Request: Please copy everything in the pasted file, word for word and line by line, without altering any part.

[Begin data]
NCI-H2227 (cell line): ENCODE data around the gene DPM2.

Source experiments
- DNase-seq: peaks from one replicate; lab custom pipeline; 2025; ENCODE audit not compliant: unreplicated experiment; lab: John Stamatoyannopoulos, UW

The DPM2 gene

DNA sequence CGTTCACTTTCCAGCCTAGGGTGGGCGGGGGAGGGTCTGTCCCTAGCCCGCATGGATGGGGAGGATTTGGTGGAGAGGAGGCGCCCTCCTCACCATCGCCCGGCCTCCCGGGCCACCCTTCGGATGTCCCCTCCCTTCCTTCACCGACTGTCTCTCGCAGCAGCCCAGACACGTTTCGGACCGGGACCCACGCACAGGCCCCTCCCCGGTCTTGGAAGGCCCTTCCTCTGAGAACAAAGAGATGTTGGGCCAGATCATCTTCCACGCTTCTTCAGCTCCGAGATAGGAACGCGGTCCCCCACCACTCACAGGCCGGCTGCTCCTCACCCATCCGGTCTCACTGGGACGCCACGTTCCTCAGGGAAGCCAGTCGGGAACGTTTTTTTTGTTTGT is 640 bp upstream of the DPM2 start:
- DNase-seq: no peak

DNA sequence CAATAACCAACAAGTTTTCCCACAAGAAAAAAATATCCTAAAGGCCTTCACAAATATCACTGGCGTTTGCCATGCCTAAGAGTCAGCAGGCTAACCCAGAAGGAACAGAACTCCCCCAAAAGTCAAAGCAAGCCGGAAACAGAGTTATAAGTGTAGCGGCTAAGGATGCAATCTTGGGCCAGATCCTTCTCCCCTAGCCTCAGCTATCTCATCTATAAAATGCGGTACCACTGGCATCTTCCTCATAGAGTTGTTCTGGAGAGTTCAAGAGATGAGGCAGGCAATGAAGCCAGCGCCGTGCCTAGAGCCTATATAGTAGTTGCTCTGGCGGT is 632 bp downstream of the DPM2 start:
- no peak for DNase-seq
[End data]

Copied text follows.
NCI-H2227 (cell line): ENCODE data around the gene DPM2.

Source experiments
- DNase-seq: peaks from one replicate; lab custom pipeline; 2025; ENCODE audit not compliant: unreplicated experiment; lab: John Stamatoyannopoulos, UW

The DPM2 gene

DNA sequence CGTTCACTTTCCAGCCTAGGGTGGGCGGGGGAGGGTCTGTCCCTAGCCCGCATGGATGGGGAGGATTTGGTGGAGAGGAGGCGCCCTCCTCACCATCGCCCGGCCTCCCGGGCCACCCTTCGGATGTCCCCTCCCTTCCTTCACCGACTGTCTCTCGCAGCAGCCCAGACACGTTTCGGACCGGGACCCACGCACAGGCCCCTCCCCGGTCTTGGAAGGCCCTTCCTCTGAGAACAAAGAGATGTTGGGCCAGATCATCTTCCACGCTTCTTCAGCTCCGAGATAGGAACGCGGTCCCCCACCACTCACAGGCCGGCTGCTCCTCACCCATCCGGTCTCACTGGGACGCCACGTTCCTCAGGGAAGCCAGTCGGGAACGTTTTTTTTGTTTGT is 640 bp upstream of the DPM2 start:
- DNase-seq: no peak

DNA sequence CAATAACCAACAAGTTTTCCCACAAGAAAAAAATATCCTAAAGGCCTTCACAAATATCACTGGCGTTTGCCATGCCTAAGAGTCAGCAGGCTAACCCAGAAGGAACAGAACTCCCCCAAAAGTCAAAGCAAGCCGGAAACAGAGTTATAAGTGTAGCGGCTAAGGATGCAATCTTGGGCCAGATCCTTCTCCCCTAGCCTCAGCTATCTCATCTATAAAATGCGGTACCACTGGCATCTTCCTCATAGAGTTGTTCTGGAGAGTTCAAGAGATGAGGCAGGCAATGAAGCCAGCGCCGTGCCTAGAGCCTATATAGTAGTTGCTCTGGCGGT is 632 bp downstream of the DPM2 start:
- no peak for DNase-seq